You’ve now seen some examples of the svn merge command, and you’re about to see several more. If you’re feeling confused about exactly how merging works, you’re not alone. Many users (especially those new to version control) are initially perplexed about the proper syntax of the command and about how and when the feature should be used. But fear not, this command is actually much simpler than you think! There’s a very easy technique for understanding exactly how svn merge behaves.
The main source of confusion is the name of the command. The term “merge” somehow denotes that branches are combined together, or that some sort of mysterious blending of data is going on. That’s not the case. A better name for the command might have been svn diff-and-apply, because that’s all that happens: two repository trees are compared, and the differences are applied to a working copy.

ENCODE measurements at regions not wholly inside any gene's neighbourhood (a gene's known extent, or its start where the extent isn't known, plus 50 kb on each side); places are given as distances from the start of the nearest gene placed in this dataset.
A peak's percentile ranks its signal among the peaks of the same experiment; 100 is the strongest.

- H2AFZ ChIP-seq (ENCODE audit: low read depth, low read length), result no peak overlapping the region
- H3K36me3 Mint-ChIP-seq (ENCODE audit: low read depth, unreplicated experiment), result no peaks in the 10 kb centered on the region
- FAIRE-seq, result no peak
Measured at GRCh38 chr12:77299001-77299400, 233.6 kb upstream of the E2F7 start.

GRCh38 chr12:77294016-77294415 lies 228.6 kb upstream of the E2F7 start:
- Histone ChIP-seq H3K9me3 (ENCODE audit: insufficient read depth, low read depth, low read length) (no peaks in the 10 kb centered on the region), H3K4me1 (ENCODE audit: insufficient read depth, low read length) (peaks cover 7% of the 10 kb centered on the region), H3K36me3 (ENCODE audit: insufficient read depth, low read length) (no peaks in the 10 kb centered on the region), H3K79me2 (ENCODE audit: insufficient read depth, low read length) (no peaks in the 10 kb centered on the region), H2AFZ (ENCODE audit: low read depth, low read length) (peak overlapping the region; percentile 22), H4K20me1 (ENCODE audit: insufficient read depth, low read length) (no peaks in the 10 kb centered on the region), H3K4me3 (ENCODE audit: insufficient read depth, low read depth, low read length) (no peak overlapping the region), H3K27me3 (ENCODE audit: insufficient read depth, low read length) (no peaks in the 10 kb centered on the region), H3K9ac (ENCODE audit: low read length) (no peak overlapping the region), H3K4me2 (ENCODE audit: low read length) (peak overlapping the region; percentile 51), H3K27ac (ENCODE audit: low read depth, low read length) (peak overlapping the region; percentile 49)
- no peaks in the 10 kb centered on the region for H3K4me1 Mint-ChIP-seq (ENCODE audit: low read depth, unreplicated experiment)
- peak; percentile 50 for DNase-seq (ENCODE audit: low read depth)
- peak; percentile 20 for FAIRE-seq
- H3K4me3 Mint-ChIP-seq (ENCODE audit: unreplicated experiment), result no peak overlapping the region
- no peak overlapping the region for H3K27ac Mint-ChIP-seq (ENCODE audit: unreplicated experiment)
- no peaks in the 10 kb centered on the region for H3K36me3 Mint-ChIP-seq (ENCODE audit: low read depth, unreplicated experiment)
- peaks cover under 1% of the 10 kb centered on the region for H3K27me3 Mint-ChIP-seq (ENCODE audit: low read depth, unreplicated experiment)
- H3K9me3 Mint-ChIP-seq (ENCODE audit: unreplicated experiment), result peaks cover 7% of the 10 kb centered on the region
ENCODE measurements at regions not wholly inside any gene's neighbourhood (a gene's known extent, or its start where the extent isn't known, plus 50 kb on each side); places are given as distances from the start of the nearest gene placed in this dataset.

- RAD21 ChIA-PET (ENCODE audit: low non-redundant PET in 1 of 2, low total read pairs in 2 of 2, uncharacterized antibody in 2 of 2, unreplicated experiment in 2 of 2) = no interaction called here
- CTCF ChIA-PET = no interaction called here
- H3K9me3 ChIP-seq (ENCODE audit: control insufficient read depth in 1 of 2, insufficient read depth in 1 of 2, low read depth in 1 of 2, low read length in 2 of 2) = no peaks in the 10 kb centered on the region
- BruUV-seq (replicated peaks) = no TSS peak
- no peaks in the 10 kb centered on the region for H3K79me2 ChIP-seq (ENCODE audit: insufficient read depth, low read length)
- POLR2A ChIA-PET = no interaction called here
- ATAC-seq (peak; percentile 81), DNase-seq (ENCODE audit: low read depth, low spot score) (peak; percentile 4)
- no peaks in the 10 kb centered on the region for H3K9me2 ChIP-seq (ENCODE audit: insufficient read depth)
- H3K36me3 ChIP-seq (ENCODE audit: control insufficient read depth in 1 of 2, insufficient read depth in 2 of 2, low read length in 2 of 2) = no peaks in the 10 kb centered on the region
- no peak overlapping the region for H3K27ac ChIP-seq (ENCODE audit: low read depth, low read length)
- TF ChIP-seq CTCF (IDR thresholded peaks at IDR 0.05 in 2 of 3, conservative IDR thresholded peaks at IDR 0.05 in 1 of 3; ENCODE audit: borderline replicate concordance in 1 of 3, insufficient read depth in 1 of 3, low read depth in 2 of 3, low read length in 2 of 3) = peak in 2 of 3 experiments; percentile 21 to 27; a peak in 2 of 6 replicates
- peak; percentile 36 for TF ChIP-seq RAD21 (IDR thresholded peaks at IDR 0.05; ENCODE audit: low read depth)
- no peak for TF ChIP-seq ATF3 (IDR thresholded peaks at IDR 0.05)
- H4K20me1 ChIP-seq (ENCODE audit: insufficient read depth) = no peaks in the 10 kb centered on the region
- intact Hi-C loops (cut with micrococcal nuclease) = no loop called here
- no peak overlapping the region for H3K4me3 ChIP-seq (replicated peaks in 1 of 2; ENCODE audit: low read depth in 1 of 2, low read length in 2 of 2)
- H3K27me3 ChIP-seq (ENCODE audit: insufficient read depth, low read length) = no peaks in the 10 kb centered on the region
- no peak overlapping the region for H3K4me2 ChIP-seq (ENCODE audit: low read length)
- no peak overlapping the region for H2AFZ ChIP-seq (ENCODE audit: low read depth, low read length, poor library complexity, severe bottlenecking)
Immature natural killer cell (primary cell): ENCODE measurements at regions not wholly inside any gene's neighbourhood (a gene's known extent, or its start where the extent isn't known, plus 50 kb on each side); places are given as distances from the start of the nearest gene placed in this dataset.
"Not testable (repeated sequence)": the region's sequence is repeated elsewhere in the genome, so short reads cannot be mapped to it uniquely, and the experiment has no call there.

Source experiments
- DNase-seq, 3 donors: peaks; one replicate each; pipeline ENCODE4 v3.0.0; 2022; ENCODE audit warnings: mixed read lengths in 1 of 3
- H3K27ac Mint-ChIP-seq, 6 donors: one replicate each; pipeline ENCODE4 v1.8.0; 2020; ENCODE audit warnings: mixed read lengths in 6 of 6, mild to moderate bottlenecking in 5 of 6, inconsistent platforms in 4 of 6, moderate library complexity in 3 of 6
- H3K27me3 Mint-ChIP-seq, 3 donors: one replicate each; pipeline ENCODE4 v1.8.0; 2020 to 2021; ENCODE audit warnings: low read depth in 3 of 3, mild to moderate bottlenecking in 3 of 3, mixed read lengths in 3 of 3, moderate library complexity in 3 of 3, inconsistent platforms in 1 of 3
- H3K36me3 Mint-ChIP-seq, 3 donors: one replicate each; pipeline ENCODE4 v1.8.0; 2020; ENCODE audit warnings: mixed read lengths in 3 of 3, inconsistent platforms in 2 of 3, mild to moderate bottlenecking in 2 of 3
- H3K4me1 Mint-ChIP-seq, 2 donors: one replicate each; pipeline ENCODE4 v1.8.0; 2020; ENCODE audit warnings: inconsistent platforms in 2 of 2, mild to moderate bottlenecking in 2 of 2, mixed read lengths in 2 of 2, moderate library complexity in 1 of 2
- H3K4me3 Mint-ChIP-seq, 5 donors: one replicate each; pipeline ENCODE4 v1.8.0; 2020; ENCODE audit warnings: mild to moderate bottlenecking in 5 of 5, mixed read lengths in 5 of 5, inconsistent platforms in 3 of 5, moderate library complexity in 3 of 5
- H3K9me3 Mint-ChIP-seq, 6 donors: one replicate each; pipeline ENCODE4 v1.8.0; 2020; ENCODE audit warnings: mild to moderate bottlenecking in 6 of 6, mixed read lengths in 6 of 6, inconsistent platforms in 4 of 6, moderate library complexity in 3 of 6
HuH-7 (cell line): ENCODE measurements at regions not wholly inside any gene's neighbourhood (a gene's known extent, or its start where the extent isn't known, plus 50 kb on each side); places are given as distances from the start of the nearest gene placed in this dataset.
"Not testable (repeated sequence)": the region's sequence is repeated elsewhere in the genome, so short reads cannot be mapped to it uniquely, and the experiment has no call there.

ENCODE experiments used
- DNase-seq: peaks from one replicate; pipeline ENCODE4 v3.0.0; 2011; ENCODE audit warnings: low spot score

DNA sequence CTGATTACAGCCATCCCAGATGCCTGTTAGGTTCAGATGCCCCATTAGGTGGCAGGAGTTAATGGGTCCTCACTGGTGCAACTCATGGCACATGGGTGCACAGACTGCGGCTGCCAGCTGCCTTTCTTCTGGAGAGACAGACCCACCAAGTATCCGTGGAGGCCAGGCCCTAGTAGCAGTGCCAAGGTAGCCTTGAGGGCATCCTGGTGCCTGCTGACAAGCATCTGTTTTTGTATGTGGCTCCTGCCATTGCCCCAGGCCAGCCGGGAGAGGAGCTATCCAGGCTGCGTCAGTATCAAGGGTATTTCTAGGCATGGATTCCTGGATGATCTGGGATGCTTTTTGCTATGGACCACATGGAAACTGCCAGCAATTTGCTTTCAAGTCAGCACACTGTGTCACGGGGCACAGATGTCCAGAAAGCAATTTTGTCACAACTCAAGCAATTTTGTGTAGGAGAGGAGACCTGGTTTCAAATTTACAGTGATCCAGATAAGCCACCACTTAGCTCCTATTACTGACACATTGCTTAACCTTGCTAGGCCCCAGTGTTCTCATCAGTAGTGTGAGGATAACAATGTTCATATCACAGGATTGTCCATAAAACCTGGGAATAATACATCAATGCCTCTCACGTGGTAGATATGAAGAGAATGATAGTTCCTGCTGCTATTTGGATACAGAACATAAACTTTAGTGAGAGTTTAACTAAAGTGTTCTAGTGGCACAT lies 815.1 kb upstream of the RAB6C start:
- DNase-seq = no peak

If you’re using svn merge to do basic copying of changes between branches, it will generally do the right thing automatically. For example, a command such as the following:
$ svn merge http://svn.example.com/repos/calc/some-branch
will attempt to duplicate any changes made on some-branch into your current working directory, which is presumably a working copy that shares some historical connection to the branch. The command is smart enough to duplicate only changes that your working copy doesn’t yet have. If you repeat this command once a week, it will duplicate only the “newest” branch changes ...